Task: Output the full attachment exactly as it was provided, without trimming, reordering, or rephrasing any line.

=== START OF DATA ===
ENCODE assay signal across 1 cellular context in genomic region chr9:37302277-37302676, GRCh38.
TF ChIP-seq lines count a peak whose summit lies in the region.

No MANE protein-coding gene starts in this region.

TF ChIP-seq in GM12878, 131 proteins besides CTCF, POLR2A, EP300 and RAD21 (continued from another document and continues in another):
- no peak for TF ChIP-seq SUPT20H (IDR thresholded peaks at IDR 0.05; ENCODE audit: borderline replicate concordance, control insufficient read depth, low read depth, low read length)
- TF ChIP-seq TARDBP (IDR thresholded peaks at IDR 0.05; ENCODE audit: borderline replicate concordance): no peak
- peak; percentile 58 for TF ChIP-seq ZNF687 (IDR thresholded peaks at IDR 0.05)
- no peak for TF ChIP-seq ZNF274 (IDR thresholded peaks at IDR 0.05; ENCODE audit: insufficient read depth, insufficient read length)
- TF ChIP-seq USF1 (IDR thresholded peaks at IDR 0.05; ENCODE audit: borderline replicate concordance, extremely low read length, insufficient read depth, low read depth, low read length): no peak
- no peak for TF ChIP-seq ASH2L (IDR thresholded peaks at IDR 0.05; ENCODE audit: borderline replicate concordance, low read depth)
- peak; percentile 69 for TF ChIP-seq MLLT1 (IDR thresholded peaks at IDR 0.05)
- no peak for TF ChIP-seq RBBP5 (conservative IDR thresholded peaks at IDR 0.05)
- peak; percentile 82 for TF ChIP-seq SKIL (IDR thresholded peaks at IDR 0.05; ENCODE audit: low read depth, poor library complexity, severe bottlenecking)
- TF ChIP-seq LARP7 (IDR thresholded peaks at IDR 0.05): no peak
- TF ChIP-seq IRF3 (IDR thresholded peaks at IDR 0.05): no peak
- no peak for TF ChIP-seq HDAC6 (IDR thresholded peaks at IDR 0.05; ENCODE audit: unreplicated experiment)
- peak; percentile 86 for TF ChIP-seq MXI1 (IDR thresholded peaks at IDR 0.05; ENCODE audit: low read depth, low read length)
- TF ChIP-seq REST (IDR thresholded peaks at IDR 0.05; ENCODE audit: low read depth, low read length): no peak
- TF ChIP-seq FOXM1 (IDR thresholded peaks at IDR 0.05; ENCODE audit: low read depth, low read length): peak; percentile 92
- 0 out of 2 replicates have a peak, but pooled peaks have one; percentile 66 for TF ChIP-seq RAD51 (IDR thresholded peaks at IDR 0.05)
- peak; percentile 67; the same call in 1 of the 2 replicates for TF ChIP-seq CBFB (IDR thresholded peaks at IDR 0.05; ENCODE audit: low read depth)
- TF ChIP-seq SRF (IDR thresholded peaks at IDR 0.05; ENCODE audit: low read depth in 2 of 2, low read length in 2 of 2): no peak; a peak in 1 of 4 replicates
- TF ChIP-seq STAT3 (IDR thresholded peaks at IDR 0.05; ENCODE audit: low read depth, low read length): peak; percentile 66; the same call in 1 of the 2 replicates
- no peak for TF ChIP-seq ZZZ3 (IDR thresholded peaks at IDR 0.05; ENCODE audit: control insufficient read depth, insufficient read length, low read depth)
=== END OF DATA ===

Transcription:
ENCODE assay signal across 1 cellular context in genomic region chr9:37302277-37302676, GRCh38.
TF ChIP-seq lines count a peak whose summit lies in the region.

No MANE protein-coding gene starts in this region.

TF ChIP-seq in GM12878, 131 proteins besides CTCF, POLR2A, EP300 and RAD21 (continued from another document and continues in another):
- no peak for TF ChIP-seq SUPT20H (IDR thresholded peaks at IDR 0.05; ENCODE audit: borderline replicate concordance, control insufficient read depth, low read depth, low read length)
- TF ChIP-seq TARDBP (IDR thresholded peaks at IDR 0.05; ENCODE audit: borderline replicate concordance): no peak
- peak; percentile 58 for TF ChIP-seq ZNF687 (IDR thresholded peaks at IDR 0.05)
- no peak for TF ChIP-seq ZNF274 (IDR thresholded peaks at IDR 0.05; ENCODE audit: insufficient read depth, insufficient read length)
- TF ChIP-seq USF1 (IDR thresholded peaks at IDR 0.05; ENCODE audit: borderline replicate concordance, extremely low read length, insufficient read depth, low read depth, low read length): no peak
- no peak for TF ChIP-seq ASH2L (IDR thresholded peaks at IDR 0.05; ENCODE audit: borderline replicate concordance, low read depth)
- peak; percentile 69 for TF ChIP-seq MLLT1 (IDR thresholded peaks at IDR 0.05)
- no peak for TF ChIP-seq RBBP5 (conservative IDR thresholded peaks at IDR 0.05)
- peak; percentile 82 for TF ChIP-seq SKIL (IDR thresholded peaks at IDR 0.05; ENCODE audit: low read depth, poor library complexity, severe bottlenecking)
- TF ChIP-seq LARP7 (IDR thresholded peaks at IDR 0.05): no peak
- TF ChIP-seq IRF3 (IDR thresholded peaks at IDR 0.05): no peak
- no peak for TF ChIP-seq HDAC6 (IDR thresholded peaks at IDR 0.05; ENCODE audit: unreplicated experiment)
- peak; percentile 86 for TF ChIP-seq MXI1 (IDR thresholded peaks at IDR 0.05; ENCODE audit: low read depth, low read length)
- TF ChIP-seq REST (IDR thresholded peaks at IDR 0.05; ENCODE audit: low read depth, low read length): no peak
- TF ChIP-seq FOXM1 (IDR thresholded peaks at IDR 0.05; ENCODE audit: low read depth, low read length): peak; percentile 92
- 0 out of 2 replicates have a peak, but pooled peaks have one; percentile 66 for TF ChIP-seq RAD51 (IDR thresholded peaks at IDR 0.05)
- peak; percentile 67; the same call in 1 of the 2 replicates for TF ChIP-seq CBFB (IDR thresholded peaks at IDR 0.05; ENCODE audit: low read depth)
- TF ChIP-seq SRF (IDR thresholded peaks at IDR 0.05; ENCODE audit: low read depth in 2 of 2, low read length in 2 of 2): no peak; a peak in 1 of 4 replicates
- TF ChIP-seq STAT3 (IDR thresholded peaks at IDR 0.05; ENCODE audit: low read depth, low read length): peak; percentile 66; the same call in 1 of the 2 replicates
- no peak for TF ChIP-seq ZZZ3 (IDR thresholded peaks at IDR 0.05; ENCODE audit: control insufficient read depth, insufficient read length, low read depth)